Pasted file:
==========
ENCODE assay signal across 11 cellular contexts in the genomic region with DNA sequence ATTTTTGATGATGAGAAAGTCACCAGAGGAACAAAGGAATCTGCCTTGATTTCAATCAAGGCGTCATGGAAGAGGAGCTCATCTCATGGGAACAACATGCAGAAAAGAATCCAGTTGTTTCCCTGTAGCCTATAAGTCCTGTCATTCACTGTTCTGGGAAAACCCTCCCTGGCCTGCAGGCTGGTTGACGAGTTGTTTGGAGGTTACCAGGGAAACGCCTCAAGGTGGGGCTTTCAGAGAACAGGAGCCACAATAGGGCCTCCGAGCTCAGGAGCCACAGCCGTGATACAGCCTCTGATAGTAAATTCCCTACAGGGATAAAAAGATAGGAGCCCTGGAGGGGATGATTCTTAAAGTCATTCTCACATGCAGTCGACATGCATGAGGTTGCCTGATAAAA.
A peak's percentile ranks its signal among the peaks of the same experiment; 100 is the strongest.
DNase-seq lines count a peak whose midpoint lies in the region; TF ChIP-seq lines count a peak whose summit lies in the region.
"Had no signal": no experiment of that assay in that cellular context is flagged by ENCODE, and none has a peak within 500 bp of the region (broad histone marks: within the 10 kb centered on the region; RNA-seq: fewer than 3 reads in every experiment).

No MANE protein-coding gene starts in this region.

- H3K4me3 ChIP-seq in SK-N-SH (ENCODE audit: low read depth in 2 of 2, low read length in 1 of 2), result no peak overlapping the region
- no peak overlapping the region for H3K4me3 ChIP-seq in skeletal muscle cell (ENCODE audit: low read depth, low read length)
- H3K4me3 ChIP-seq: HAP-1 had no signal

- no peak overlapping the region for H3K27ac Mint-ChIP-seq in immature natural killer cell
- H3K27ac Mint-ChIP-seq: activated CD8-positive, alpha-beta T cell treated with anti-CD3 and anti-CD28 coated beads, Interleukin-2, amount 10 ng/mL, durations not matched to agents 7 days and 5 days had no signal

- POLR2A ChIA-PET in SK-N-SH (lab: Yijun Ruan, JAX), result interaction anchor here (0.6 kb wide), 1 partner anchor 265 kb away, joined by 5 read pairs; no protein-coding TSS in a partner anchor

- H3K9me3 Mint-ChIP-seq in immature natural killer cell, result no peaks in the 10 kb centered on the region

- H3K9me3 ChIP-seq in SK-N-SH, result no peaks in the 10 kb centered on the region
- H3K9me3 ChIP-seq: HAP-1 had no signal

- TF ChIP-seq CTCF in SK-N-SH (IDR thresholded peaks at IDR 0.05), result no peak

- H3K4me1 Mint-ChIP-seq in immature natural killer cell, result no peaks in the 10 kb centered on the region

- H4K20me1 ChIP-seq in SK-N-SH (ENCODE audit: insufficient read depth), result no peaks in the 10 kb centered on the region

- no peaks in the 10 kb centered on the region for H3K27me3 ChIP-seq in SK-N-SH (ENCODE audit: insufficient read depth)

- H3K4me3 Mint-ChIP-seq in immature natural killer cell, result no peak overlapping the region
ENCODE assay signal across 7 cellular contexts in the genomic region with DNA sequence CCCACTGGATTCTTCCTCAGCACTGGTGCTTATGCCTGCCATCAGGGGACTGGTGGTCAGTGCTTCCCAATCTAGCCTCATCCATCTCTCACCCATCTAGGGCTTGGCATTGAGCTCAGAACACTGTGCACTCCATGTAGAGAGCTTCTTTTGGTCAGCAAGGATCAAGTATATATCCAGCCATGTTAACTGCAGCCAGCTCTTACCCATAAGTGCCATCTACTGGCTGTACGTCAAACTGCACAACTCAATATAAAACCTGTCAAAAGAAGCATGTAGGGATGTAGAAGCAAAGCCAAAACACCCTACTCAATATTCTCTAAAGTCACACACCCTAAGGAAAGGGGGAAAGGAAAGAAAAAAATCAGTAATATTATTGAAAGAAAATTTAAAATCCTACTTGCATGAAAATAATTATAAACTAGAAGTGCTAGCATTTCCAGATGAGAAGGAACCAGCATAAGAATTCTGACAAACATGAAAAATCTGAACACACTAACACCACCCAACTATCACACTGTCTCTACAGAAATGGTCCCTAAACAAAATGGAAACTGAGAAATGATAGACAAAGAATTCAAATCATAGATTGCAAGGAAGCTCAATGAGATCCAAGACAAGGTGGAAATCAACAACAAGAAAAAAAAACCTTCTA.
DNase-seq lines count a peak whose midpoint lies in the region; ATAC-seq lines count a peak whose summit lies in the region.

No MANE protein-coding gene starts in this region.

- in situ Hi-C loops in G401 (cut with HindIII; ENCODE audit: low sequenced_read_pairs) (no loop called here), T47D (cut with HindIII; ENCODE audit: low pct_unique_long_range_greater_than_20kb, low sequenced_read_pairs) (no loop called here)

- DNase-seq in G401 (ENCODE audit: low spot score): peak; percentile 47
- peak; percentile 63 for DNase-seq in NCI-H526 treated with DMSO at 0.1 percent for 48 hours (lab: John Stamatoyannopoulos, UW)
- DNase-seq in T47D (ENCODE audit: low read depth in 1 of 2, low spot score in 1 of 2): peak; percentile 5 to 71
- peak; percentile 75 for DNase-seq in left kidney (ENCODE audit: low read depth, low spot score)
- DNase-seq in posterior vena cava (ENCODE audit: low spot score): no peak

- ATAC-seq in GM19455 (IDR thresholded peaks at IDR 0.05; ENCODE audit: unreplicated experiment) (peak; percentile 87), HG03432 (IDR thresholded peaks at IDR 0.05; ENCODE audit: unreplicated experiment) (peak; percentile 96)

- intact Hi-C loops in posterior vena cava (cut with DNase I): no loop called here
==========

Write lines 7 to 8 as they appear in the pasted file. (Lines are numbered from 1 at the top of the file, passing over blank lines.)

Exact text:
- no peak overlapping the region for H3K4me3 ChIP-seq in skeletal muscle cell (ENCODE audit: low read depth, low read length)
- H3K4me3 ChIP-seq: HAP-1 had no signal